Like most everyone else, I have watched the news coming out of Connecticut in sickened disbelief. It just so happens that this week I have been studying and writing about the Fall. Without the biblical teaching of the Fall provided in Genesis 3, how could we begin to understand what has happened? The Bible teaches that we are not merely animals trapped in a bad world. Evil is real, as the tragic events this week at the Sandy Hook Elementary School demonstrate. We are horrified by such acts–and our horror evidences that we know things are not the way they ought to be, and that we know we are not simply amoral animals.
In his little but important book, Did Adam and Eve Really Exist?, John Collins provides an extended quote from G. K. Chesterton that I think hits the mark. Chesterton explains that the doctrine of the Fall is actually a very hopeful teaching.
Here’s the passage:
“The Fall is a view of life. It is not only the only enlightening, but the only encouraging view of life. It holds, as against the only real alternative philosophies, those of the Buddhist or the Pessimist or the Promethean, that we have misused a good world, and not merely been entrapped into a bad one. It refers evil back to the wrong use of the will, and thus declares that it can eventually be righted by the right use of the will. Every other creed except that one is some form of surrender to fate. A man who holds this view of life will find it giving light on a thousand things; on which mere evolutionary ethics have not a word to say. For instance, on the colossal contrast between the completeness of man’s machines and the continued corruption of his motives; on the fact that no social progress really seems to leave self behind; . . . . on that proverb that says ‘the price of liberty is eternal vigilance,’ which is only what the theologians say of every other virtue, and is itself only a way of stating the truth of original sin; on those extremes of good and evil by which man exceeds all the animals by the measure of heaven and hell; on that sublime sense of loss that is in the very sound of all great poetry, and nowhere more than in the poetry of pagans and sceptics: ‘We look before and after, and pine for what is not’; which cries against all prigs and progressives out of the very depths and abysses of the broken heart of man, that happiness is not only a hope, but also in some strange manner a memory; and that we are all kings in exile.”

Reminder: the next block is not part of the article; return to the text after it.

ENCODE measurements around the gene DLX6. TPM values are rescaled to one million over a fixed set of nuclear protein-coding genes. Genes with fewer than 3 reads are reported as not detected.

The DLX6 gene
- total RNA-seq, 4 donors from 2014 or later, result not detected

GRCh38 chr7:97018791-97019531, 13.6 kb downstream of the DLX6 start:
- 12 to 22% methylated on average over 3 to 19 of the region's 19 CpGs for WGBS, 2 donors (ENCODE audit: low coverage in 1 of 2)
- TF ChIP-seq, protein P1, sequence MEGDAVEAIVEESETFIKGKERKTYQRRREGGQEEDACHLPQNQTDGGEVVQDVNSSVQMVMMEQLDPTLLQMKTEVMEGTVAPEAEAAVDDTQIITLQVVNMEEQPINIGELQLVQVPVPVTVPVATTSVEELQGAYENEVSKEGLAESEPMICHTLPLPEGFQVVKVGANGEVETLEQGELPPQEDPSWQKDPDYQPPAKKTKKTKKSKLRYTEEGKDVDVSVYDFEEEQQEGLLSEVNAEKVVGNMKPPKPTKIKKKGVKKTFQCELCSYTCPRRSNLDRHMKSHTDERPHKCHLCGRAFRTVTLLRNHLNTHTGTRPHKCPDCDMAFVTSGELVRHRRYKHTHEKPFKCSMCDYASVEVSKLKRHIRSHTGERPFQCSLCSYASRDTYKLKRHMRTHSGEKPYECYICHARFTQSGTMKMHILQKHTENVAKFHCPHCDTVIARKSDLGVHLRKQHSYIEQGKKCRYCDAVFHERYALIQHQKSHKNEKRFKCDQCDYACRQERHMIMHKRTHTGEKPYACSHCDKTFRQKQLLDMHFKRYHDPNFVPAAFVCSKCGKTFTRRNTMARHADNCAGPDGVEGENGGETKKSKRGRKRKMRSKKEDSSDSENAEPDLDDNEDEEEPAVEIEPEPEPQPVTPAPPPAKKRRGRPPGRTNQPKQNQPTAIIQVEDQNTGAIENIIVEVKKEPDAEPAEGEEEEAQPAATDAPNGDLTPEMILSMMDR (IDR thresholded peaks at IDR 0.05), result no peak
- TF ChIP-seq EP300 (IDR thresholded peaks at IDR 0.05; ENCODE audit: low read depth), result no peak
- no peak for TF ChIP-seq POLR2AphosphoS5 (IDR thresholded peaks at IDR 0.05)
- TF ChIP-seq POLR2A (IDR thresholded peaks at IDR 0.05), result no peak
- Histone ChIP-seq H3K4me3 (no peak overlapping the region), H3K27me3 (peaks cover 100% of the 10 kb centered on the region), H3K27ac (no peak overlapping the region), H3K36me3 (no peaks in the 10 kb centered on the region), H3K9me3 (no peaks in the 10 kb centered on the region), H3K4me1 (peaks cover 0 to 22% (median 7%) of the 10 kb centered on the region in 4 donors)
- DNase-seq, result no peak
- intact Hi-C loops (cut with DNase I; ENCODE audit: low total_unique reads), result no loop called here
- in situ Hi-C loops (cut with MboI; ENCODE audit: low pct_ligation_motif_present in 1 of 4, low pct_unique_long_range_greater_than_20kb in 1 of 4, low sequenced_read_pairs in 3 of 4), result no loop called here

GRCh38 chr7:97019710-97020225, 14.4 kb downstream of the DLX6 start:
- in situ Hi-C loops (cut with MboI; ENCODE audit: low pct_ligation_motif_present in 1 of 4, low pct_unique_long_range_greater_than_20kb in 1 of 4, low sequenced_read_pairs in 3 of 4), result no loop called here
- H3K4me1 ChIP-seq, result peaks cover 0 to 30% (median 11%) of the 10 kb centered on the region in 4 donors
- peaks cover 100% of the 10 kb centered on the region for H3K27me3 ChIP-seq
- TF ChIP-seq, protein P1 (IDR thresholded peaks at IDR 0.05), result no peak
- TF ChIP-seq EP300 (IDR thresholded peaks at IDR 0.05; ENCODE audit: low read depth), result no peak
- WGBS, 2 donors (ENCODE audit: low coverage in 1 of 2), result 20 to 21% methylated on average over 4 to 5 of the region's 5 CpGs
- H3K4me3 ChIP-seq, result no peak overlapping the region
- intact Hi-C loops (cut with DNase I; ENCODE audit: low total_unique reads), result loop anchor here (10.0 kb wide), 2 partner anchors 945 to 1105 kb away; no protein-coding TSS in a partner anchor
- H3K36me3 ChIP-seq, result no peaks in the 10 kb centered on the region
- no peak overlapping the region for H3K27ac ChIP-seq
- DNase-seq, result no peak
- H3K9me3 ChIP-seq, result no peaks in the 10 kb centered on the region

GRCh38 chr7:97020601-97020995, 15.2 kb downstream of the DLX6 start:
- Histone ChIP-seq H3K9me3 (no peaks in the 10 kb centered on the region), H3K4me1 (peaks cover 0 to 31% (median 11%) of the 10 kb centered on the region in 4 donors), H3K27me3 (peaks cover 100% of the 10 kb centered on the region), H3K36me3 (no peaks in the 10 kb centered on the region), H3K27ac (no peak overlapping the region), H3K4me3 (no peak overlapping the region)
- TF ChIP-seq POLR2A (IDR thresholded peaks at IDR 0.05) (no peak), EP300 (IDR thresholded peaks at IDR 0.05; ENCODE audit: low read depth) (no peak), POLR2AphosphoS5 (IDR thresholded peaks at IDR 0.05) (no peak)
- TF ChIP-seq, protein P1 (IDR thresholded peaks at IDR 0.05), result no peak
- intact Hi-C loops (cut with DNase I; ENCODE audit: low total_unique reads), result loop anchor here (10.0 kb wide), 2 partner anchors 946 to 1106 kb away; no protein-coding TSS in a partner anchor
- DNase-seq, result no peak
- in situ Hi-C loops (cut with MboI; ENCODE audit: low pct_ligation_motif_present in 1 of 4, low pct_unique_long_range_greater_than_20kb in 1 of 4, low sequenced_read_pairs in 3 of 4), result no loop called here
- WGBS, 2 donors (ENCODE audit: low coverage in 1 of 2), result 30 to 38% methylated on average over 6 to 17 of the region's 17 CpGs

Chesterton had a way with words, didn’t he?
We weep with those who weep. Let’s pray for those in Newton who are experiencing an unimaginable grief. May God give them comfort as only He can. One day, maybe some day soon, all things will be made right and new. Even so, Lord Jesus, come quickly.
Cross posted at www.theologyforthechurch.com